cartoon_indo_288254d‘What happens in Vegas, stays in Vegas.” So says the official advertising slogan for America’s den of iniquity. Knowing this “knowing” slogan, I was expecting something slightly more risqué than the overwhelming smell of waffles and pancakes, which greeted me at Las Vegas Airport.

Granted, there are those stick insects that hang out in the Ice Bar who might regard scoffing down sticky chocolate smeared pancakes as the most lewd and depraved thing known to humanity. But for most of us, something more hardcore might be expected here in America’s centre of sin.

Whatever your weakness, it is clear that self-restraint is not high on the agenda in Vegas. In fact, if one word can describe this place it is gratification, instant gratification.

This town is a microcosm of much that has gone wrong economically with the US (which is why I am here making a documentary). Vegas is loud, brash, overdrawn and in recession. The economy here is crashing.

Nevada has the third-highest rate of unemployment in the Union and house prices are plummeting. Up to 8,000 casino workers have been laid off since January and business is down everywhere.

Like Ireland, Vegas boomed in the past 10 years, construction sucked in workers from all over the US and Mexico and it heralded low taxes and the spirit of the individual. Like Ireland, Vegas engaged in Casino Capitalism based on short-term gains gambling with other people’s money. It bet the house on construction and lost.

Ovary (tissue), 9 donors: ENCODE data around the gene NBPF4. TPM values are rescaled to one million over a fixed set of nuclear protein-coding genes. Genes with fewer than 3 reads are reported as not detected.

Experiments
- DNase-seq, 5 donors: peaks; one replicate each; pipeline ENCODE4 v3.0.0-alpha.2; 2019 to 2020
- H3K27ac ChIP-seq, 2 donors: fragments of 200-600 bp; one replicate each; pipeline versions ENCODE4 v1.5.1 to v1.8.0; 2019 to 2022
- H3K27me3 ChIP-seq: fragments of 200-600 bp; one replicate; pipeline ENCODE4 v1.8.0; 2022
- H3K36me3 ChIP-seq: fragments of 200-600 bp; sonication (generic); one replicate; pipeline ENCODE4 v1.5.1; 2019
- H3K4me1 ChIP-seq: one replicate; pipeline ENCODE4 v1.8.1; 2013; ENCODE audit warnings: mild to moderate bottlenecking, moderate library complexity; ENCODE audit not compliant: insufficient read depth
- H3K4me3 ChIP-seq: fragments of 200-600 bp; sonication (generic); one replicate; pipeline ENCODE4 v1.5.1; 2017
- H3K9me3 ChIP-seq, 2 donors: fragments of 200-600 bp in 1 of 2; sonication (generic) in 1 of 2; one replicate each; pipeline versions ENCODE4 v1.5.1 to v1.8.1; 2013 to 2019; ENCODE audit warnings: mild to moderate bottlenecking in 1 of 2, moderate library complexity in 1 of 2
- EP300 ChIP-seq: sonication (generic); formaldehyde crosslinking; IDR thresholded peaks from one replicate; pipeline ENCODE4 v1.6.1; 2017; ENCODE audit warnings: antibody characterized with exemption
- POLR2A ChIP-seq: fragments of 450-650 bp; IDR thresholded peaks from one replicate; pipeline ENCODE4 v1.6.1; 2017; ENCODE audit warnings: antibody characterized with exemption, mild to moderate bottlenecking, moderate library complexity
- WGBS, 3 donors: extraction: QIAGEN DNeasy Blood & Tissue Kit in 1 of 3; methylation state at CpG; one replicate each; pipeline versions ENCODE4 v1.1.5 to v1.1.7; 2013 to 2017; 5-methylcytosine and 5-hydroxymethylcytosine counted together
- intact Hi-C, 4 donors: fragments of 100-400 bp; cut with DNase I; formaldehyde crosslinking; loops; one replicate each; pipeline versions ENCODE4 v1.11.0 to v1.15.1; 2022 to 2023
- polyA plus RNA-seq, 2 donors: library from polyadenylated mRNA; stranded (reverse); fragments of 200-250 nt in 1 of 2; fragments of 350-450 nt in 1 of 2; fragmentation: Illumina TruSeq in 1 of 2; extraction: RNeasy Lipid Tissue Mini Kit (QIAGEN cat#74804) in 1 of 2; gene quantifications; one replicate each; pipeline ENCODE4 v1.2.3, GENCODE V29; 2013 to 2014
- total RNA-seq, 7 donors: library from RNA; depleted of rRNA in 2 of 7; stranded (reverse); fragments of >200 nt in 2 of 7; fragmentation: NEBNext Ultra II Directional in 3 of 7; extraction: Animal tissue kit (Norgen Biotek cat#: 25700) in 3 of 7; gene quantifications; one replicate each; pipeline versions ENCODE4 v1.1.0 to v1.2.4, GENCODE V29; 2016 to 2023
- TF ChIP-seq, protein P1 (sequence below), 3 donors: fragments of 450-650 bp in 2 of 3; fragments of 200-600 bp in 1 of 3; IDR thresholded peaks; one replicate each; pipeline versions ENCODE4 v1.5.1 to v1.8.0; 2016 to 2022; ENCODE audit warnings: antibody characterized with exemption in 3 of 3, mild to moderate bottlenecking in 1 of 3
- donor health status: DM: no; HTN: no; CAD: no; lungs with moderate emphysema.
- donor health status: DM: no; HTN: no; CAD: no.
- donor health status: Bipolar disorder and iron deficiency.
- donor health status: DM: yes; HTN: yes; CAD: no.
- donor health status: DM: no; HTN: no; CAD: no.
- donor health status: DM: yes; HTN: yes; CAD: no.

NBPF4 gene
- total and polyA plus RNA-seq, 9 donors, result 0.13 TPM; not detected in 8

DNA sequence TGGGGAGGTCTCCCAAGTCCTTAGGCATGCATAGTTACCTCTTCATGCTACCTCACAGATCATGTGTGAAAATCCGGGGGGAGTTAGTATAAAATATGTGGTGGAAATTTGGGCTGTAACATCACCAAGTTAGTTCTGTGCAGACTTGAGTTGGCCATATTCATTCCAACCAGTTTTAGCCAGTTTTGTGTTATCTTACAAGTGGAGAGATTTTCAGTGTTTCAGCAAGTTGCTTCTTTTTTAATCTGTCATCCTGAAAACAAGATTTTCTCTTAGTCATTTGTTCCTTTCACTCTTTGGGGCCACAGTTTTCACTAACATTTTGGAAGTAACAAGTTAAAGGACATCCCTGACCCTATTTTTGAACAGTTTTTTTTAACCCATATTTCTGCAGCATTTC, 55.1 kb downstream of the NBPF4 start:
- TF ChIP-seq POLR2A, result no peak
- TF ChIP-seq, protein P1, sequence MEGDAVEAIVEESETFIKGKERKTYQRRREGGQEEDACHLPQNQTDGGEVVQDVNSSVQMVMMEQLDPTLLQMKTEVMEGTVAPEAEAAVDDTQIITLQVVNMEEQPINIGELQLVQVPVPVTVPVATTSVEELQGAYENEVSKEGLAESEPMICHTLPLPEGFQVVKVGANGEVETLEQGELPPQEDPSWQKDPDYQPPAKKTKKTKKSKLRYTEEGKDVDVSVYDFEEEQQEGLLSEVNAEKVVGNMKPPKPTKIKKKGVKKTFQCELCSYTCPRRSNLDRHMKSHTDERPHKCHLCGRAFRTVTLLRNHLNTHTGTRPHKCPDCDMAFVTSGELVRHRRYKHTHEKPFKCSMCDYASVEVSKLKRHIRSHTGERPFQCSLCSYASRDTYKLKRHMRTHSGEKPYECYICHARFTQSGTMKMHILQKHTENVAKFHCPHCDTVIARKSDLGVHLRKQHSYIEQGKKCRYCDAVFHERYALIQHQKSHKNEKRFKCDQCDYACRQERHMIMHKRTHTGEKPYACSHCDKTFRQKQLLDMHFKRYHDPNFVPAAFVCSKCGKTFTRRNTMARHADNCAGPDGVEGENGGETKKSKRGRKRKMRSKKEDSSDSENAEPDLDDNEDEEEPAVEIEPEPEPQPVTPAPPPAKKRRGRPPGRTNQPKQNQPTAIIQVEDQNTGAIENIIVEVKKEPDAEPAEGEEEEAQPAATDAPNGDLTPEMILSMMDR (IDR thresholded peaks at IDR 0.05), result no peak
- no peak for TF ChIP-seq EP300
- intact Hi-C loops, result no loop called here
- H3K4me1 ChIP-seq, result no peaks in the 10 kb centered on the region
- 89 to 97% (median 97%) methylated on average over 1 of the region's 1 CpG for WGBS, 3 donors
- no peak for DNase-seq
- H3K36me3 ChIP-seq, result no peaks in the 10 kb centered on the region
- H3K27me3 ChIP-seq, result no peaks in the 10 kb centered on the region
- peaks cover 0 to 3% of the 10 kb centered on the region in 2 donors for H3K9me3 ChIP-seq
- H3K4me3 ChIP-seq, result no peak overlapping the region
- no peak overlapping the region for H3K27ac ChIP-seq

Today, the place is full of the same ghost estates that blight our land, built miles away from the city with no transport links. These are houses built for the new service workers of Vegas — workers who are now unemployed. This is now the foreclosure capital of the South West, a state that has gone from boom to bust in a matter of a year. This morning, the third Nevada-based bank this year has gone bust.

Things are grim in the vice capital of the US, but it differs from Ireland in one crucial aspect. This difference will cushion the blow of the recession, allowing Nevada to recover more quickly. If it were an independent country, faced with a recession, Nevada would devalue its currency and trade its way out of this crisis, allowing hotel room prices in Vegas to plummet relative to California and attract in more Californian tourists in process.

But it can’t. It is a state of the United States of America. The downside is that Nevada can’t devalue; the upside is that it gets huge transfers from the federal government to pay for its unemployed in the same way that Wexford gets transfers from the Dublin government to pay for the rise in unemployment in Enniscorthy.

As a result, the impact of the recession in Nevada will be more cushioned than it otherwise would be if Nevada were an independent state within the dollar zone.

Now look at Ireland. Ireland is an independent state within the Eurozone. Because there is no central European budget where we might get federal transfers, we have to suffer this recession with a hard currency, without any offsetting budgetary help. How dumb is that?

Ireland has abandoned macroeconomics and is now being run by mantras, which allow our leaders to avoid honestly assessing our situation.